Article

Memory for Media Content in Health Communication  

Soyoon Kim and Brian G. Southwell

Typical discussion about the success of mediated health communication campaigns focuses on the direct and indirect links between remembered campaign exposure and outcomes; yet, what constitutes information exposure and how it is remembered remain unclearly defined in much health communication research. This problem mainly stems from the complexity of understanding the concept of memory. Prolific discussions about memory have occurred in cognitive psychology in recent decades, particularly owing to advances in neuroimaging technologies. The evolution of memory research—from unitary or dichotomous perspectives to multisystem perspectives—has produced substantial implications for the topics and methods of studying memory. Among the various conceptualizations and types of memory studied, what has been of particular interest to health-communication researchers and practitioners is the notion of “encoded exposure.” Encoded exposure is a form of memory at least retrievable by a potential audience member through a conscious effort to recollect his or her past engagement with any particular unit of campaign content. While other aspects of memory (e.g., non-declarative or implicit memory) are certainly important for communication research, the encoded exposure assessed under a retrieval condition offers a critical point at which to establish the exposure-outcome link for the purpose of campaign design and evaluation. The typical methods to assess encoded exposure include recall and recognition tasks, which can be exercised in various ways depending on retrieval cues provided by a researcher to assess different types and levels of cognitive engagement with exposed information. Given that encoded exposure theoretically relies on minimal memory trace, communication scholars have suggested that recognition-based tasks are more appropriate and efficient indicators of encoded exposure compared to recall-based tasks that require a relatively high degree of current-information salience and accessibility. Understanding the complex nature of memory also has direct implications for the prediction of memory as one of the initial stages of communication effects. Some prominent message-level characteristics (e.g., variability in the structural and content features of a health message) or message recipient-level characteristics (e.g., individual differences in cognitive abilities) might be more or less predictive of different memory systems or information-processing mechanisms. In addition, the environments (e.g., bodily and social contexts) in which people are exposed to and interact with campaign messages affect individual memory. While the effort has already begun, directions for future memory research in health communication call for more attention to sharpening the concept of memory and understanding memory as a unique or combined function of multilevel factors.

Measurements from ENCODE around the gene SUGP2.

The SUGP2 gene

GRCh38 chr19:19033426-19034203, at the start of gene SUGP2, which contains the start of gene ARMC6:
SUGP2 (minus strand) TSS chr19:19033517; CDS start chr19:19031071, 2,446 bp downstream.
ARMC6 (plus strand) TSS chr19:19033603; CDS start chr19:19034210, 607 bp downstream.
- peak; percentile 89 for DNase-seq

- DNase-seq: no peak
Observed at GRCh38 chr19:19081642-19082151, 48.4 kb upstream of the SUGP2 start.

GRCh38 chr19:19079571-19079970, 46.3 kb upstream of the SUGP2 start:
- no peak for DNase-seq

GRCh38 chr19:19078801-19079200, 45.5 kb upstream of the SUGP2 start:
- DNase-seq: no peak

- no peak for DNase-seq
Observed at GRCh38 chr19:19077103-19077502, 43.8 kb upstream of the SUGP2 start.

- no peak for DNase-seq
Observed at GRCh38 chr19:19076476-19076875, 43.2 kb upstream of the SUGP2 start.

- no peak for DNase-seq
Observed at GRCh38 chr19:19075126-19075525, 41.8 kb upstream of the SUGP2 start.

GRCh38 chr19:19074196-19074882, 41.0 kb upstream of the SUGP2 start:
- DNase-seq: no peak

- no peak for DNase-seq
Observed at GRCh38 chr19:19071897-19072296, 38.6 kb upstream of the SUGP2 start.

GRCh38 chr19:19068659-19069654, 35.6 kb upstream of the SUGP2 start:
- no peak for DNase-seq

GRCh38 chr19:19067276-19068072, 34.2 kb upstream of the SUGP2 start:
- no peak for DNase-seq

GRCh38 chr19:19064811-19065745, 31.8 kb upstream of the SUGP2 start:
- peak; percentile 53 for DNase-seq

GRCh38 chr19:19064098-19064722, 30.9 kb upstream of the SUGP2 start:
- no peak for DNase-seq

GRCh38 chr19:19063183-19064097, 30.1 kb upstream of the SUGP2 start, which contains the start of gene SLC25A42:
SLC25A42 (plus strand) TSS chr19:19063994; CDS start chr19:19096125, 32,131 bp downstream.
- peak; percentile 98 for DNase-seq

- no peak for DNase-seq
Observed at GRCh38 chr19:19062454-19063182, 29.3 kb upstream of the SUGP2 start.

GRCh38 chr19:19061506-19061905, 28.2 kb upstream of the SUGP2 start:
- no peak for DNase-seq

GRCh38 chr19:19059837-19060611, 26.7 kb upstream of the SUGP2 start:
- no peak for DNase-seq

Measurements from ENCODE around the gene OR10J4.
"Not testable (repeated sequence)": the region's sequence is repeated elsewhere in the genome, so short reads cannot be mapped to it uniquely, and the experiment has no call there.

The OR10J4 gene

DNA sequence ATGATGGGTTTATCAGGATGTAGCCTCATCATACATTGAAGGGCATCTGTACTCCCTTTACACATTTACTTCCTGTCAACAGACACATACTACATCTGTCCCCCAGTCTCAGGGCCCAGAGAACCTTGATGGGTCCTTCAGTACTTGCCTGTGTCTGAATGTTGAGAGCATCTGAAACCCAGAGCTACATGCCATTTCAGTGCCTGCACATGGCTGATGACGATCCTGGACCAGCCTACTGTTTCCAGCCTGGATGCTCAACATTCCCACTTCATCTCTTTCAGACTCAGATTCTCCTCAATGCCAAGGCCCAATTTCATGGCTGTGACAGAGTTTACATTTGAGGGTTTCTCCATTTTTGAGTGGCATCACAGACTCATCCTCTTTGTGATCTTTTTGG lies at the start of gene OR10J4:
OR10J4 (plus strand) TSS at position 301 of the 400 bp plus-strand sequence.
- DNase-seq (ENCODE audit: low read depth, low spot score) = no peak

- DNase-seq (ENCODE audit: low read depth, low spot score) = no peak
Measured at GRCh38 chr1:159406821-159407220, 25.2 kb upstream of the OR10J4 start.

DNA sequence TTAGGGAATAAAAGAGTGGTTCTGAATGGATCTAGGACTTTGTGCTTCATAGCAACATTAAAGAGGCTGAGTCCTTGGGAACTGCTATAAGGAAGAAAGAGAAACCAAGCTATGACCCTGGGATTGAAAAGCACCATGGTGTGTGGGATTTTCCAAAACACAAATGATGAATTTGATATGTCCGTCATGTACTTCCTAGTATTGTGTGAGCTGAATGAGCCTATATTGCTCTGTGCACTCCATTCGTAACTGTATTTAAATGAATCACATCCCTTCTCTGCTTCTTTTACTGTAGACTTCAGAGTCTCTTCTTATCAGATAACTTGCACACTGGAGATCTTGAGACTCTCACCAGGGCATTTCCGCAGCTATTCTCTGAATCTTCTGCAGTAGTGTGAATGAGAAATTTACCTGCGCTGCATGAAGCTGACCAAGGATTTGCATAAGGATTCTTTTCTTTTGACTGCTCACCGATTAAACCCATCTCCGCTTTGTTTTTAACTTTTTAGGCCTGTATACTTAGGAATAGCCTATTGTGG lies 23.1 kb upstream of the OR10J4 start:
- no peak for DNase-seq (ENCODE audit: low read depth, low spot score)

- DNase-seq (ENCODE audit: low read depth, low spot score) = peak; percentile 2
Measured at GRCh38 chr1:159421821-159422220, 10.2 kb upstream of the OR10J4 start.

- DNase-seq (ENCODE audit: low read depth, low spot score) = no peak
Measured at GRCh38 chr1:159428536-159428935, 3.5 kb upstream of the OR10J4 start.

Article

Structuration Theory and Health and Risk Messaging  

Joel Iverson, Tomeka Robinson, and Steven J. Venette